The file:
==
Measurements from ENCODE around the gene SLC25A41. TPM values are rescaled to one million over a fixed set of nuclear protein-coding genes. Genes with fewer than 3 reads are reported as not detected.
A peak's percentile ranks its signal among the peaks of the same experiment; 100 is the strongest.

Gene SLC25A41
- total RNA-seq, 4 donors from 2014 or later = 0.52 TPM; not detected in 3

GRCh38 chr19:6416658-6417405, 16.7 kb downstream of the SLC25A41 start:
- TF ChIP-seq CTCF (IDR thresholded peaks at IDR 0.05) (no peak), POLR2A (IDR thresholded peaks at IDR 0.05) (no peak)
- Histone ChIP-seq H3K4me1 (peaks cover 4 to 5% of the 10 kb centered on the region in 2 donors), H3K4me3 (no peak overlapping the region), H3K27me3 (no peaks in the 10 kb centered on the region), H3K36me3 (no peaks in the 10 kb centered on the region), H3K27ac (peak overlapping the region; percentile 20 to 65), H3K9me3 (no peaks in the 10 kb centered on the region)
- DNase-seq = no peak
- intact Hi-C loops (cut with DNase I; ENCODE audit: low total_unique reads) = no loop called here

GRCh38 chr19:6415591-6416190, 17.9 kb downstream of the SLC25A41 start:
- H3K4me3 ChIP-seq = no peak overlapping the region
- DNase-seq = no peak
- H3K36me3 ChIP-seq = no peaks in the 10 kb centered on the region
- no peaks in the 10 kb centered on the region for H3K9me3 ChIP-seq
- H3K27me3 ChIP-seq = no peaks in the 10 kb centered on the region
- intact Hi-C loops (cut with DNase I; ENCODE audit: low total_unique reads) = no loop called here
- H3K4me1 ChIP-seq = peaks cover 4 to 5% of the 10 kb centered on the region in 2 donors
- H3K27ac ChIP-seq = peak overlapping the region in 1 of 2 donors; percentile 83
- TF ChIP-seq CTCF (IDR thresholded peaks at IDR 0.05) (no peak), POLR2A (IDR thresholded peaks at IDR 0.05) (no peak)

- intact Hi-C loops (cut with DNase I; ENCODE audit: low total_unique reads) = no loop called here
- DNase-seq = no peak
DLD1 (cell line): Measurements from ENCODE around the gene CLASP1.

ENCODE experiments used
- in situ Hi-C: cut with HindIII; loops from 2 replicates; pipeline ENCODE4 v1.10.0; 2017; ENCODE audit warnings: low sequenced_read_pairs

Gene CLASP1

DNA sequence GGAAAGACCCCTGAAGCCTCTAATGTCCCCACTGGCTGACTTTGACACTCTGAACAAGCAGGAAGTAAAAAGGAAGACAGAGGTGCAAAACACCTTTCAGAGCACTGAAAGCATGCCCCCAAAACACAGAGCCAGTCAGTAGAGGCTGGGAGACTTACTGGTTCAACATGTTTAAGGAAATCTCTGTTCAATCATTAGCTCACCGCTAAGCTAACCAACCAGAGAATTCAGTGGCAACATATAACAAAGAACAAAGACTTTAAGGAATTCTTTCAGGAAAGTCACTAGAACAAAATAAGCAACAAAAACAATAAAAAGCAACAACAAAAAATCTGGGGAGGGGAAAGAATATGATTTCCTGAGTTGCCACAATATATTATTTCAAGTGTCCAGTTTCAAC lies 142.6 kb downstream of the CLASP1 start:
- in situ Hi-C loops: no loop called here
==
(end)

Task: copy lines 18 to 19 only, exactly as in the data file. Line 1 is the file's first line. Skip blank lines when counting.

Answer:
- H3K27ac ChIP-seq = peak overlapping the region in 1 of 2 donors; percentile 83
- TF ChIP-seq CTCF (IDR thresholded peaks at IDR 0.05) (no peak), POLR2A (IDR thresholded peaks at IDR 0.05) (no peak)